Consumer Confusion Leads to Higher Closing Costs
Many American consumers overpay by thousands of dollars in total closing costs when they purchase their homes, according to a new nationwide report from the Urban Institute. The study found that there are significant and unsupported variations in loan charges, title fees and other closing costs charged to homebuyers, and that minority borrowers pay hundreds of dollars more in total loan origination fees than do non-minority homebuyers.
In A Study of Closing Costs for FHA Mortgages, noted economist Dr. Susan Woodward analyzed more than 7,500 mortgages originated in May and June of 2001, a period of relative interest rate stability. The Urban Institute's study found significant disparities in closing costs even when it compared borrowers with identical credit scores, loan terms and mortgage amounts. In addition, variations appeared to be based on education level, geography, race and ethnicity. Even after accounting for these factors, there remain very substantial variations in what consumers pay at settlement.
"This report demonstrates once and for all that the process consumers endure when they buy their homes is entirely too confusing," said HUD Deputy Secretary Roy A. Bernardi. "Clearly, we need to open the window and allow consumers to understand the fine print and shop more effectively for the largest purchase of their lives."
HUD is currently proposing to improve disclosure of the loan terms and closing costs consumers pay when they buy or refinance their home. For the first time ever, HUD is proposing that all mortgage lenders and brokers provide consumers with a standard Good Faith Estimate. By more openly disclosing the key elements of the loan and by controlling "fee creep" at closing, the Department seeks to provide consumers with enough information to allow them to shop for the lowest cost loan. In addition, HUD's proposed Good Faith Estimate will promote comparison shopping and market competition by clearly articulating to borrowers their total estimated settlement charges. Ultimately, HUD's own economic analysis finds that by offering consumers clearer, more certain cost estimates, the average borrower will save approximately $700.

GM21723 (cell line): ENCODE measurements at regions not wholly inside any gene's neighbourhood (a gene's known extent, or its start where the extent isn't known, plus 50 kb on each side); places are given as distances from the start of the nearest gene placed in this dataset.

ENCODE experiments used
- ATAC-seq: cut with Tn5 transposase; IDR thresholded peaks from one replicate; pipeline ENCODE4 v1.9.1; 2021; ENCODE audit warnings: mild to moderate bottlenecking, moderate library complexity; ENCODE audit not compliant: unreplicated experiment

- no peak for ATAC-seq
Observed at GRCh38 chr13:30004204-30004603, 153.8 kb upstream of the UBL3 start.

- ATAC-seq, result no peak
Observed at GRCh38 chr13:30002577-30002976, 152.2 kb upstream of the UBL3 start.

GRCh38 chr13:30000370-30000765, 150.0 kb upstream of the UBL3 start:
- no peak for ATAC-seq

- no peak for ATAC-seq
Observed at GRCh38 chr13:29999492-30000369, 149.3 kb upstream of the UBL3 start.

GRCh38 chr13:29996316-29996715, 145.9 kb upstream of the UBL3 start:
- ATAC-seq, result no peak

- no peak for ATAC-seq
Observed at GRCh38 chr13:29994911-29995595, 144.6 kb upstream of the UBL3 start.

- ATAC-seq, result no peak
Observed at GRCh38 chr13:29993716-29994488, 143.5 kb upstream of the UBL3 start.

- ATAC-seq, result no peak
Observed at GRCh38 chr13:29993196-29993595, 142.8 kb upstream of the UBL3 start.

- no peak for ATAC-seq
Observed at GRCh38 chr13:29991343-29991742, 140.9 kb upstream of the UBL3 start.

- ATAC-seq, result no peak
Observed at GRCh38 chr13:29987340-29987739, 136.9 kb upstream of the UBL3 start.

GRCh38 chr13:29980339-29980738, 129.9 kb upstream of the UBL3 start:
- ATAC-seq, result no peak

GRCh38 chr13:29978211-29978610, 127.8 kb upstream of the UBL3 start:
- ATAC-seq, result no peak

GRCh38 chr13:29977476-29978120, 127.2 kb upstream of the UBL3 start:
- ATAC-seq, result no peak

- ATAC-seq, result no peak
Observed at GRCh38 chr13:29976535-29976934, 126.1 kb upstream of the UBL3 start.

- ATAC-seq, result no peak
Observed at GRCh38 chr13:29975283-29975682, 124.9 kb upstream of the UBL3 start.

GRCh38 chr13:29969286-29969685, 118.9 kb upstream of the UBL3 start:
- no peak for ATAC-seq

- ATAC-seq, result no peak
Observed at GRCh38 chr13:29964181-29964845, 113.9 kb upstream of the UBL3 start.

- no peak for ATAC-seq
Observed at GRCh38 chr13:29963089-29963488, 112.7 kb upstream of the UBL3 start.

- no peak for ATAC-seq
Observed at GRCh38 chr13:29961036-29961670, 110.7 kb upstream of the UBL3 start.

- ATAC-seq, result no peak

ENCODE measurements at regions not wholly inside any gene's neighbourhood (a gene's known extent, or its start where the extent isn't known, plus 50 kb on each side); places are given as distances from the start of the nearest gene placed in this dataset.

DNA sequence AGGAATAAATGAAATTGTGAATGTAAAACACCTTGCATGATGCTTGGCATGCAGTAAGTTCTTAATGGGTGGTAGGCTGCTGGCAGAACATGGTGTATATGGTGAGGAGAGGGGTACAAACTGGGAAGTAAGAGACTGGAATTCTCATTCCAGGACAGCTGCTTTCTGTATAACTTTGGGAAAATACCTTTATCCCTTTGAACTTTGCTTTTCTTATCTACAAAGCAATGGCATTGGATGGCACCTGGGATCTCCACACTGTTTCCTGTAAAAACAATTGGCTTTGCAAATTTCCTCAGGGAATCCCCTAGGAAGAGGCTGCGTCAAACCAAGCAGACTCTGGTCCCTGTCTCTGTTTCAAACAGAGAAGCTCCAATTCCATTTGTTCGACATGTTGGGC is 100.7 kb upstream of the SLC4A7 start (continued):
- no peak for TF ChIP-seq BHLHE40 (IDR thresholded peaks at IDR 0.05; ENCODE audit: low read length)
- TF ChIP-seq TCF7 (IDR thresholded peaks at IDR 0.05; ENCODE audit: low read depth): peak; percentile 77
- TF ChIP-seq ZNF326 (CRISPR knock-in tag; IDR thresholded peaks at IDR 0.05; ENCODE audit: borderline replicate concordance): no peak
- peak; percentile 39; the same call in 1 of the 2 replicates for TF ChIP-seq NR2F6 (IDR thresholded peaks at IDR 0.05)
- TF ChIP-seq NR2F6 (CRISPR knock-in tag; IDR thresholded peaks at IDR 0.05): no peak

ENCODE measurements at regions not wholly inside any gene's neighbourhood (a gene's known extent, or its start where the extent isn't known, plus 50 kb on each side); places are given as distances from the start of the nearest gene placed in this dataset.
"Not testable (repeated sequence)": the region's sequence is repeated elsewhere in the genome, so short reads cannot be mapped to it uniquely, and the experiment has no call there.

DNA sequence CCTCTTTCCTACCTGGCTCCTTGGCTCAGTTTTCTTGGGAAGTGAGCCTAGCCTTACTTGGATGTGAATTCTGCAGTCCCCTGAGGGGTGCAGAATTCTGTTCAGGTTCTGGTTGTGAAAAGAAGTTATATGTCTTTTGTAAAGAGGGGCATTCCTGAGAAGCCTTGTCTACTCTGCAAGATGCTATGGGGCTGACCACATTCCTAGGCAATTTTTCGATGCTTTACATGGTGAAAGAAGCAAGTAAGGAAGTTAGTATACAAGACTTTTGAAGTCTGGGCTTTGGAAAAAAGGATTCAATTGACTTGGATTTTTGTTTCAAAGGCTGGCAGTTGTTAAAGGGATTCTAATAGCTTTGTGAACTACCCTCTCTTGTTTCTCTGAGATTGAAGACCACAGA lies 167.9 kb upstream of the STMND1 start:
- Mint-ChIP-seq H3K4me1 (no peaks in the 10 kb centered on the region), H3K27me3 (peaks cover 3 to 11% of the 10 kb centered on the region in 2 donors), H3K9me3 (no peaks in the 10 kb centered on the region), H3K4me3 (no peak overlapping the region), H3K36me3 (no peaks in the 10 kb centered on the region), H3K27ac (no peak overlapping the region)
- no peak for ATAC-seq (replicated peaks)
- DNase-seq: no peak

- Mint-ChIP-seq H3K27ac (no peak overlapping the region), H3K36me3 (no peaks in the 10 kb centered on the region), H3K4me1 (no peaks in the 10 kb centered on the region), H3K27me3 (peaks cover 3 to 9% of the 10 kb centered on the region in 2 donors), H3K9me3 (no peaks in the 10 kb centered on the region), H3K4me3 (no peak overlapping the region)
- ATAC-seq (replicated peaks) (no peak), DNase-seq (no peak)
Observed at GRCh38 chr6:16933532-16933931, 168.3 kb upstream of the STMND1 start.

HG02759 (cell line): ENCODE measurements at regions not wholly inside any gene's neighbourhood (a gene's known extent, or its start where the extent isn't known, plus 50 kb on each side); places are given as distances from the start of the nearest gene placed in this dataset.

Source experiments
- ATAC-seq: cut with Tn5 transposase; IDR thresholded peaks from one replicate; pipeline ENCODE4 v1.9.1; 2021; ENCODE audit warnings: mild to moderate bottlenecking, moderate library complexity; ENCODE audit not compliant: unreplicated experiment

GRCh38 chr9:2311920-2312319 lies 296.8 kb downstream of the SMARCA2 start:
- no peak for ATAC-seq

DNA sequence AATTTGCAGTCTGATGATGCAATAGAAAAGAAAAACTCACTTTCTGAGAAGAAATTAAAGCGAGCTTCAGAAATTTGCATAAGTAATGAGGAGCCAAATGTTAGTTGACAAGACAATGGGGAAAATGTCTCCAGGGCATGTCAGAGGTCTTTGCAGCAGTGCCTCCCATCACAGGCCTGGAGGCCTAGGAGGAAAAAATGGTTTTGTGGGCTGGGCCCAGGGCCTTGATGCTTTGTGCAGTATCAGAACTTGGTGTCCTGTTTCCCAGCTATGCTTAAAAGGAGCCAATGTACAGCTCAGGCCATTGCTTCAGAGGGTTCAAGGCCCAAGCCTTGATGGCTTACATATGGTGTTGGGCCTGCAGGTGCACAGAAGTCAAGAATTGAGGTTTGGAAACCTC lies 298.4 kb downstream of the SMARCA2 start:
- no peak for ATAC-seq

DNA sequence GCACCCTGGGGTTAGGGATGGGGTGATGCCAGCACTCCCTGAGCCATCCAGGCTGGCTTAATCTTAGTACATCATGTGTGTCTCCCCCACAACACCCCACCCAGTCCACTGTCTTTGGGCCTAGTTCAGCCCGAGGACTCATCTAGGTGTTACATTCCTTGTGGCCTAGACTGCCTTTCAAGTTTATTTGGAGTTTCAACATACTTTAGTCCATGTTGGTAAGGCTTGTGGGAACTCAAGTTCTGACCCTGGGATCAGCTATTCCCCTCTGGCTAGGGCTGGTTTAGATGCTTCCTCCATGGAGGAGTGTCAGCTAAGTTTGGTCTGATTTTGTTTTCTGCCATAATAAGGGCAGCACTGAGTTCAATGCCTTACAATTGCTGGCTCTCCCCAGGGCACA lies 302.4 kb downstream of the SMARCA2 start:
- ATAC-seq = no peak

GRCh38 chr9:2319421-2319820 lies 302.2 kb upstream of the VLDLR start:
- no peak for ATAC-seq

Key findings of the report include:
- Total loan fees can vary by thousands of dollars from borrower to borrower even for the same loan amount.
- Loan charges and title fees vary considerably from state to state even for similar loans. Even in the same state, disparities in title costs among identical borrowers can be more than $1,000.
- On average, borrowers see no reduction in out-of-pocket fees when they agree to higher interest rates. Ideally, consumers ought to receive a dollar-for-dollar credit for paying a so-called "yield spread premium" that results from agreeing to a higher interest rate loan. In fact, many borrowers see no reduction at all and even pay more in total loan fees.
- African-American families pay an average of $415 more in total loan origination fees than non-minorities.
- Hispanic borrowers pay an average of $365 more in total loan origination fees than non-minorities.
- Consumers obtaining loans for which comparison shopping is easiest, so called "no-cost loans," enjoyed an average cost savings of $1,200.
Brian Montgomery, HUD Assistant Secretary for Housing and Federal Housing Commissioner, said, "The core problem is that too many Americans sign a mountain of documents they don't understand and pay thousands of dollars for services that they've probably never heard of. This report proves that the more informed you are, the less you pay. Our common goal should be to increase competition and transparency, and to help take the mystery out of buying a home."
Dr. Woodward examined data from a national sample of 7,560 FHA-insured, 30-year fixed-rate home purchase loans. Data were collected on how much borrowers paid for lender or broker services, title services and real estate agent services. The data were then linked to information on borrower and loan characteristics including loan amounts, interest rates, credit history, income, borrowers' race and ethnicity and the racial composition and educational attainment in the borrower's neighborhoods.
Woodward is an expert in financial economics and has held appointments in both academia and government. She has been on the faculties of the University of California at Los Angeles and at Santa Barbara and the University of Rochester's Simon School. She has also served as Chief Economist of the Securities and Exchange Commission (SEC), Chief Economist of HUD, and Senior Staff Economist for Financial Markets and Institutions at the Council of Economic Advisers. Dr. Woodward is currently the founder and chairman of Sand Hill Econometrics, Inc. in Palo Alto, California.
The Urban Institute is a nonprofit, nonpartisan policy research and educational organization that examines the social, economic, and governance problems facing the nation. The views expressed are those of the author and should not be attributed to the Urban Institute, its trustees, or its funders.
To read the full report, visit HUD's web site.
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